Faith Burn4:59 AM
We sit at the kitchen table when she tells me quietly. I'm all giddy, tumbling along over my excitement -- I'm going to college! I'm going to college! And it's so amazing and [insert garbled Bailey squeal]!
I use the word "and" a lot. Too much. It drives me crazy, but it's who I am -- if a little three-letter connecting word can reveal personality. I think of life as a ribbon stream: something where everything fits together perfectly and keeps flowing on. Logical. Uninterrupted.
Sometimes, life's more about the but.
My mother knows about the buts. She knows about the sacrifice. The crash-landed dream. She knows. And so she says quietly, gently, "Will you be okay if it doesn't work out?"
I freeze. "Why?" I ask, because I'm young and Bailey.
"I don't want you to get hurt."
Finances are tricky things, unfair things. Admissions isn't a one-two-three magical process. Rejection is true. Heartbreak is truer. She knows. She sees me tripping down my path, emblazoned with hopeshine, and she can see the but -- that one hole that may lie right where my feet are landing.
She's had to watch a firstborn's dreams crumble about him. College dreams. Finances again. Admissions again. She believes in me, more than anybody else. She knows I can do this college thing. It's the future that's uncertain. It's the but when I want an and. Desperately want an and.
I wanted this blog free of college drama. True, it's a big dream of mine, but it's such a raw page in my story -- the story with the ending starkly blank. You know how I ramble on, wordy and starry-eyed. You know how often I am wrong. I wanted to hide this and haunt a private journal until I saw the end and could tell the whole story of how God worked to bring about the crazy impossible -- the girl who swore she wouldn't go to college who is happily and nerdily situated on campus. I didn't want to come back and black out my silly hopes and dreams with REALITY.
I'm like this with the rest of my life -- always wanting to fix things up, stick it out to the end, never telling anyone, so I don't have to recant or backtrack or start from square one all over again. I don't like this chilling finiteness. I want to know -- whether the North was right to invade the South, whether the world will end tomorrow, whether socks get eaten in the dryer, whether I'm following God's will instead of dreaming from a deceitful heart.
I can't know. I have to believe.
That's the hard thing about faith. Faith isn't in living the XYZ formula. Faith isn't resting on a rock of logical certainty. Faith isn't what usually happens or what happens to other people but what God has called me to do. Faith is trusting in God instead of probability or "reality." Faith is hanging onto the rope dangling miles from the cliff's edge.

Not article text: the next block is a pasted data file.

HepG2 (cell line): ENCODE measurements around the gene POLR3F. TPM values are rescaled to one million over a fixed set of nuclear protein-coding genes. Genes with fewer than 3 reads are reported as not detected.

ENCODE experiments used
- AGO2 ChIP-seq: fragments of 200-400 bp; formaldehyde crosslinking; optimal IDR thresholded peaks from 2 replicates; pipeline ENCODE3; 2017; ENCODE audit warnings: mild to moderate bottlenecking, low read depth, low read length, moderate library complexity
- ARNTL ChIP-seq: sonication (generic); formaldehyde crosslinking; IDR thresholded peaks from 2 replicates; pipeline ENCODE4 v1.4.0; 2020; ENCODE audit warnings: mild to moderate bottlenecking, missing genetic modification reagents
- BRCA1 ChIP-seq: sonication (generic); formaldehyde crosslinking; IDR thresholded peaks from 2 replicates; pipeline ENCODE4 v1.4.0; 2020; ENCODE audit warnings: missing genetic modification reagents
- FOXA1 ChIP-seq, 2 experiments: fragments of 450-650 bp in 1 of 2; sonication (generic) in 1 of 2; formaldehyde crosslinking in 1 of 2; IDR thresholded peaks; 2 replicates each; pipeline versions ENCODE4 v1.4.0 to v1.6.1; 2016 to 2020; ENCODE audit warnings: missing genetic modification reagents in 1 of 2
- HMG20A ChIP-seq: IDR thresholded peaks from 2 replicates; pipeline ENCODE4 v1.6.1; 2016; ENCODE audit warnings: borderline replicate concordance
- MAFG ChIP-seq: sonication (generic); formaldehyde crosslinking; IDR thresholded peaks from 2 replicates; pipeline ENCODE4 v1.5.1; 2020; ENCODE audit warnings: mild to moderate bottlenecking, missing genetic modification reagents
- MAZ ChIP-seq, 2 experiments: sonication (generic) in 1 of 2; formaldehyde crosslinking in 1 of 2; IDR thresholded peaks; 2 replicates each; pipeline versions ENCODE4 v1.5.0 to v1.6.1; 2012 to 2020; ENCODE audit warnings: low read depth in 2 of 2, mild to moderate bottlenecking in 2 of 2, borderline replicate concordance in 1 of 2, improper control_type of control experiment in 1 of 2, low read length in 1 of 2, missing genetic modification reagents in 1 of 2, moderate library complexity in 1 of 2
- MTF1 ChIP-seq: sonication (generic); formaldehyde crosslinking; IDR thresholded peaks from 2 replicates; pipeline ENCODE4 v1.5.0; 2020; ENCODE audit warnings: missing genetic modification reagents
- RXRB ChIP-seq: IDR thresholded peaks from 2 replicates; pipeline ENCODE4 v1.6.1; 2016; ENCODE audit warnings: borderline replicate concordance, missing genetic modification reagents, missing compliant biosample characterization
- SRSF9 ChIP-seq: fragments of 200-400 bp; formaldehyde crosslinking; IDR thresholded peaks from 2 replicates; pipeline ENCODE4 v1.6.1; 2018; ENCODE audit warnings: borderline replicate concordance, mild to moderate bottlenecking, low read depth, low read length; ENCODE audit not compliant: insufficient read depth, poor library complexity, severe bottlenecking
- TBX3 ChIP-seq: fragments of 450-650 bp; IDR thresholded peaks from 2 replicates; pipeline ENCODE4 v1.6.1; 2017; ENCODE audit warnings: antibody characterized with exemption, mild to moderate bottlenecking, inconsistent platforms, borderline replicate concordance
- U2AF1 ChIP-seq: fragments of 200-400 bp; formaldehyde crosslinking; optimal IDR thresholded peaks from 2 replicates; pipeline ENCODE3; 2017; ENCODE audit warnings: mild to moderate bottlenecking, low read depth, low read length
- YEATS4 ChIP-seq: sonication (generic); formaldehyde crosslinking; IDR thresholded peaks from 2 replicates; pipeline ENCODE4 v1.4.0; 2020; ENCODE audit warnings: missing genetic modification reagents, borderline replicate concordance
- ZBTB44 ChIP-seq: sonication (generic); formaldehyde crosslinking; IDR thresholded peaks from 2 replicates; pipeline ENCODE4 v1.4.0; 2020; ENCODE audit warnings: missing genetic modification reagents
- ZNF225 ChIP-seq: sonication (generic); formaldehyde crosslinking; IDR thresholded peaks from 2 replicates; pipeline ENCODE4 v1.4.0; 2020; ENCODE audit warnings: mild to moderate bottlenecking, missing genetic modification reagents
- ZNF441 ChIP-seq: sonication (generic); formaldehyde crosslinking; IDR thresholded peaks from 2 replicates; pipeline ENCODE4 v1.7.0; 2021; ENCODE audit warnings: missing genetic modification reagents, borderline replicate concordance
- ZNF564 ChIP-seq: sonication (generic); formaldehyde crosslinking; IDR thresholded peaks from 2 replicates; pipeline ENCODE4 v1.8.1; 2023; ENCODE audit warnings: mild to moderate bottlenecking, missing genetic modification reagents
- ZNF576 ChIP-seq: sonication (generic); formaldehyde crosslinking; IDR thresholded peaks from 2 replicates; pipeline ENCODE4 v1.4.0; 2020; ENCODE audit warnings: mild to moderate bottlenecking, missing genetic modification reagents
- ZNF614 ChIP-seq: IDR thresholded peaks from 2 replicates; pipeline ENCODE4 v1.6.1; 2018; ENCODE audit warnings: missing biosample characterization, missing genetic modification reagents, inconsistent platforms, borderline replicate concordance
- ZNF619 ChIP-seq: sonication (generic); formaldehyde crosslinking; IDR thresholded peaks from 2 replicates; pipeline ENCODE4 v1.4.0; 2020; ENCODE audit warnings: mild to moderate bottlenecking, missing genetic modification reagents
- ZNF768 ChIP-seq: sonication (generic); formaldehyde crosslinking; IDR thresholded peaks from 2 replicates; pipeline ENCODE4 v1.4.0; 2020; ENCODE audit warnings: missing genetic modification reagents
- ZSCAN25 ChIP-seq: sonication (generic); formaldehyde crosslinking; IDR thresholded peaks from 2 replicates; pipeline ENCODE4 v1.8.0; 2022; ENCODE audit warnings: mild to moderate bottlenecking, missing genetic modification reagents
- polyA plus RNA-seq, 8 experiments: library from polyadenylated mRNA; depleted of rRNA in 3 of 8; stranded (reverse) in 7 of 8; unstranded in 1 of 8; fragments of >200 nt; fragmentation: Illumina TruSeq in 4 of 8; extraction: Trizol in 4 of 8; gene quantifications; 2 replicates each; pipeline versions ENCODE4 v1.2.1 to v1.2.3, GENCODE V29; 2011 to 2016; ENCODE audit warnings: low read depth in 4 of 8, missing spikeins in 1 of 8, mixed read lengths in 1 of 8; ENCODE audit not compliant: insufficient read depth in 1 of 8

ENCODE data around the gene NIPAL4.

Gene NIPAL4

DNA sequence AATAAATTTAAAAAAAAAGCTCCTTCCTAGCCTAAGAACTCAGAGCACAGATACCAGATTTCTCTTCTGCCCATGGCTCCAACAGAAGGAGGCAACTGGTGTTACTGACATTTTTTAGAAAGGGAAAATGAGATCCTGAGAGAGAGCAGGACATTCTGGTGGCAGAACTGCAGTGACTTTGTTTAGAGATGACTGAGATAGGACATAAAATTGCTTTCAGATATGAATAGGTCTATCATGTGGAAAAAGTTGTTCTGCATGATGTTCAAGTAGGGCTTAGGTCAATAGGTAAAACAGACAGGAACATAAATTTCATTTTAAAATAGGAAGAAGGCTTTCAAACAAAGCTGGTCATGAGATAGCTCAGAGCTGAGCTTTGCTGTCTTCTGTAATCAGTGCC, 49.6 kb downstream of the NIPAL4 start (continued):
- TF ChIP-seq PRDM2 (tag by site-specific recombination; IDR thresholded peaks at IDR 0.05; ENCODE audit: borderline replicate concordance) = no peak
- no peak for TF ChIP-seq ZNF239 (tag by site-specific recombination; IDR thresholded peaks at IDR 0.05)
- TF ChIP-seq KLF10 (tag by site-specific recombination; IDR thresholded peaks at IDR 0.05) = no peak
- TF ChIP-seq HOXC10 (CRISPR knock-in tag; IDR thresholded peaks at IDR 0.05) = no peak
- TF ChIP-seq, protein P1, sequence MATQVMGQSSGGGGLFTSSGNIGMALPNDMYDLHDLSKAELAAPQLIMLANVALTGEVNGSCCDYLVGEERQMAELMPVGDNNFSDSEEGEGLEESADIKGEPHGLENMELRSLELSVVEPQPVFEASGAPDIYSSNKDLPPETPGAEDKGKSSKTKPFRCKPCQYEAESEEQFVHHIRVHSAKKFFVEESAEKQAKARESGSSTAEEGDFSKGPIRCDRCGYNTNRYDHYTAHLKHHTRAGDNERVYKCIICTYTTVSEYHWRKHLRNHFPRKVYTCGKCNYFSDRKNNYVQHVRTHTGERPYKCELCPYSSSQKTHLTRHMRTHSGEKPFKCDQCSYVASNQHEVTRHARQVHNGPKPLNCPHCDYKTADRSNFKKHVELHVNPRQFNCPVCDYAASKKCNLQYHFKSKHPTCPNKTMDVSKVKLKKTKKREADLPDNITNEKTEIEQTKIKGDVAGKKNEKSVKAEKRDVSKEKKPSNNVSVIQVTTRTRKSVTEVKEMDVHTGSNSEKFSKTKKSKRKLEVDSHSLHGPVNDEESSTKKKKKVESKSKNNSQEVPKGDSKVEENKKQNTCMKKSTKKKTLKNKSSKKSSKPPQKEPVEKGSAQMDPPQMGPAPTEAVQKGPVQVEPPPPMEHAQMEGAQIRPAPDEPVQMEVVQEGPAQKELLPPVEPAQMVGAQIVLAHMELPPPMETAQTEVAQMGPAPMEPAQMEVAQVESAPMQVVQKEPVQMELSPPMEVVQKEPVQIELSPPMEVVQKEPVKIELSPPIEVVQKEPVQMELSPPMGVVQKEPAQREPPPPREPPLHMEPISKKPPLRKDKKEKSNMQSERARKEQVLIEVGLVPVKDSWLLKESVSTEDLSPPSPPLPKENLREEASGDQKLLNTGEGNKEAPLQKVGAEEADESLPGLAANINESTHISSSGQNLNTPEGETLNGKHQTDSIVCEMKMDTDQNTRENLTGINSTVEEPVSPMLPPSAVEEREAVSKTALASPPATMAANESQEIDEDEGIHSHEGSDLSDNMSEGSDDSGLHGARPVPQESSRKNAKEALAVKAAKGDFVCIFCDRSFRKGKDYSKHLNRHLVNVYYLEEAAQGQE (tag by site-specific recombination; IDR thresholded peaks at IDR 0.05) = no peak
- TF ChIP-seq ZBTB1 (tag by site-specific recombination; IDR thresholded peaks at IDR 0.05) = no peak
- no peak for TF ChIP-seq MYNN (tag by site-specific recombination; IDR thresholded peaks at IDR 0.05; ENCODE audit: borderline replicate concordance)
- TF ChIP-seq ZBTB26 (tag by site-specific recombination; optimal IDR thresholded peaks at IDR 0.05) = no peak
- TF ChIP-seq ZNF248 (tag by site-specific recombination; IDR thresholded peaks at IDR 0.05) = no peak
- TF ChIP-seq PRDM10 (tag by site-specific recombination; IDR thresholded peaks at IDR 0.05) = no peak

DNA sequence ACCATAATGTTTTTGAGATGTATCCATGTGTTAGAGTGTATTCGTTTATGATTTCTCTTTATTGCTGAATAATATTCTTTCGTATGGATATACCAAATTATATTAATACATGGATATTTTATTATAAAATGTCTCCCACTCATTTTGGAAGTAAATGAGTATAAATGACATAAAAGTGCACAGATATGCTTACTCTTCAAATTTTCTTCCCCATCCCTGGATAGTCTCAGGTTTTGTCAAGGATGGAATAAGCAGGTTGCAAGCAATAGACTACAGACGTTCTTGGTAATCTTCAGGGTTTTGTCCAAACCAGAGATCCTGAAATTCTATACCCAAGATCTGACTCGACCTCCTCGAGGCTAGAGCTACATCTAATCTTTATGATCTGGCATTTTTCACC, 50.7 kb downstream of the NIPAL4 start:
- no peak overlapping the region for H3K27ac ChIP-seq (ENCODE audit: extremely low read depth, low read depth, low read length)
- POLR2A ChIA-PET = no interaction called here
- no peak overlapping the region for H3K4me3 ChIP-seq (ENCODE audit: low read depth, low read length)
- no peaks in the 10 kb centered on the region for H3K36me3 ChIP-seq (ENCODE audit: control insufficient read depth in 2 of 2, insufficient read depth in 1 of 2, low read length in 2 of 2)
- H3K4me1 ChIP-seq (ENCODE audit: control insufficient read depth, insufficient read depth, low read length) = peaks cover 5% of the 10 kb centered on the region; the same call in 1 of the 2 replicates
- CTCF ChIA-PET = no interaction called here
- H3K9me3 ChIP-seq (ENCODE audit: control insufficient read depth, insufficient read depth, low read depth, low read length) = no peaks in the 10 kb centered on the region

Hanging on for dear life.
Sometimes, because I formerly struggled with belief in a loving God, I doubt that God is good. I tremble back to uncertainty again, back to crawling before a god who dangles good in front of my nose and delights in watching me jump and fall. I convince myself that God's will is too nebulous a thing for me to understand and that I'm too sinful to follow it and how on earth can God predestinate when He loves the whole world? I often think God is a mean god. He wants perfect obedience -- and He wants it dredged up from our empty, filthy selves. He wants to see us come up with His will on our own so that we finally "get" it and don't have to stop for grace every breath we take. He wants us in a state of permanent fear and uncertainty.
The rope burns.
I want to be certain that I'll pack off to college this fall. There haven't been any roadblocks, just all open doors and flying colors. Still I tremble. Because there's always a chance I'm wrong. A chance God is mean. A but.
But you know something? God isn't mean. When we beg for His will, He will always reveal it -- in His time. I can't believe, knowing His character and faithfulness and His confusing, overwhelming love for me, that He would willingly open doors to slam them in my face, all while I'm on my knees begging for clarity. Begging to do His will.
If God doesn't deliver, if we can't see or trust His deliverance, then we're doomed. Dead men. We can't know everything. We can't know which path to take or what road to travel. So we ask our all-wise Savior -- the One who bled His life into a splintered cross. We get on our knees -- no, we get on our faces -- and we beg when we're blind.
Would a father give his son a snake when he asks for bread?
The Spirit helps us in our weakness. We don't know what to pray for -- not as we ought. We spill out words and dreams that may or may not contradict His will, and the Spirit himself then intercedes for us with groaning too deep for words. He who searches our hearts crying out to Him for clarity -- He knows the mind of the Spirit and He agrees with the Spirit, for the Spirit knows the will of God and prays for the saints according to that will. If we don't get it right, the Spirit will. We know that for those who love God all things work together for good, for those who are called according to the purpose (me, albeit imperfectly).
Stop for a second, Bailey. You quote that verse about good working out in the end when times are rough, when they're headed in a bad way, when the train's coming and we're about to get bowled over. In context, it's speaking of prayer -- praying in the Lord's will. God hears me. And He works out my requests and my dreams and my desires for His glory and for my good.
This story is raw. The faith burn hurts. But I'm not hiding it from you because I'm not hiding it from God. It's not really about college. I don't know if I'm going this fall. I don't. And it won't matter in the whole scheme of things. But I won't be afraid to live out this raw, burning faith -- because I'm not dangling in my own strength.